Interpreters at a session of the International Military Tribunal.Interpreters at a session of the International Military Tribunal.

The Nuremberg Trials Wouldn’t Have Taken Place Without Interpreters

At the Nuremberg Trials, everything was a first - including the debut of international simultaneous interpretation. The new practice of interpretation was invented and introduced at the tribunal - "simultaneous interpretation" was necessary for the new world, which was going to live on without war. Countries and people managed to come to an agreement in every sense: a common space for dialogue was provided by interpreters, who bore perhaps the greatest responsibility and who had never done anything like this before or since. The Soviet interpreters had a particularly difficult time - and they passed the unprecedented test with flying colours.
Nuremberg trial, 1945Nuremberg trial, 1945

In-Between Genocide & Crimes Against Humanity

The Nuremberg Trials were the first of their kind in history, turning into a judgment against a regime and an entire era - the Nazi period that gripped Germany for one and a half decades. It gave a powerful impetus to the development of international law. In particular, it introduced the concept of "crimes against humanity" that we use today. The forging of a new term, a key one for the advancement of human rights, took place amid heated legal debates and even intrigues around the two concepts – "genocide" and "human rights". Georgy Bovt discusses the key legal collision for the modern world.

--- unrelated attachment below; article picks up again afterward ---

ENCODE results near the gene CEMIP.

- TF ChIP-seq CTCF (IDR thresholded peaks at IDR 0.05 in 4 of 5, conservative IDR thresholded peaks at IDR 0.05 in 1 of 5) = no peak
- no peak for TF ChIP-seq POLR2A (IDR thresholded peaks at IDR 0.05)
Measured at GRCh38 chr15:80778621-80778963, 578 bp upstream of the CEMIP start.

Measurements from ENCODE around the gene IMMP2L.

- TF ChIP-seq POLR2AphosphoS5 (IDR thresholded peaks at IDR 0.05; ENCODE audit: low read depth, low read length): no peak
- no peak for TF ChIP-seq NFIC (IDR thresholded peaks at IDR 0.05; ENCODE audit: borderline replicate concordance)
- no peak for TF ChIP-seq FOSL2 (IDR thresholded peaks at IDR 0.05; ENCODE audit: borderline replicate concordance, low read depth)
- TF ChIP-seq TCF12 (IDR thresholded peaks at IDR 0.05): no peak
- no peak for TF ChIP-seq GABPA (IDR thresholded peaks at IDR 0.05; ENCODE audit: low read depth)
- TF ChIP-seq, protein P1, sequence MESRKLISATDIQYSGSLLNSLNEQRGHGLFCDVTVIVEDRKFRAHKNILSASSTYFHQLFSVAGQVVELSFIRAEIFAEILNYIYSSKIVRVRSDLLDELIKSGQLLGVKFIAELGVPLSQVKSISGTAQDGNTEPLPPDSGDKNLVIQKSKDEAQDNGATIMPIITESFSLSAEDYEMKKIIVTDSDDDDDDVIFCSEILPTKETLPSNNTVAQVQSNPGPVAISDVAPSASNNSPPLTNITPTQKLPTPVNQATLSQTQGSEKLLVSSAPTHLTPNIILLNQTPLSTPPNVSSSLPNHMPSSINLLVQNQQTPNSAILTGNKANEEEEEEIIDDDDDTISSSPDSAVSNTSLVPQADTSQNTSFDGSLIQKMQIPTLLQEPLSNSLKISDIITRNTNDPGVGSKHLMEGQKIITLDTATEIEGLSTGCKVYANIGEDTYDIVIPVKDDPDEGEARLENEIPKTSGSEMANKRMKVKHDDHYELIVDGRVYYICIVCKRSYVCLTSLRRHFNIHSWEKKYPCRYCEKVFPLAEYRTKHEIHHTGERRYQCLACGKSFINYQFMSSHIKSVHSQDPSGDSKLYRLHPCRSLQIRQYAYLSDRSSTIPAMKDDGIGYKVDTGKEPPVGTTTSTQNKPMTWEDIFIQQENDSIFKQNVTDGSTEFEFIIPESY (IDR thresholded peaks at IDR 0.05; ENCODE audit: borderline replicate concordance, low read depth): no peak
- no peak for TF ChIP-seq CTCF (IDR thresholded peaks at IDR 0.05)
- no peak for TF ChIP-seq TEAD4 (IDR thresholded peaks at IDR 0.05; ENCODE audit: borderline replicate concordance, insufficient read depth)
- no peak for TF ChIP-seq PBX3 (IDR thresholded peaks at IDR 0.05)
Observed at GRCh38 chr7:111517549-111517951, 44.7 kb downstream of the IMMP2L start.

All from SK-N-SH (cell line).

International Military Tribunal for the Far East

On 3 May 1946, the International Military Tribunal for the Far East began its work in Tokyo, the capital of Japan. It was the last joint “political project” of the USSR and the West, before the Cold War began. Experts of the “Nuremberg: Casus Pacis” project explain the difference between the Tokyo Trial and the Nuremberg Trials, and how it happened that in Japan it was not top officials, but their subordinates who were convicted for the crimes.

How to Get Ahead in Russian Society - Advice for Germans Abroad

On 14 February 1946, Lev Smirnov, the assistant chief prosecutor for the USSR, presented to the Tribunal evidence of crimes against the civilian population of the Soviet Union. Among documents presented were secret instructions dated 1 June 1941 issued by Herbert Backe, state secretary of the Reich’s Ministry for Food and Agriculture, on how officials should conduct themselves in the territory intended for occupation of the USSR.

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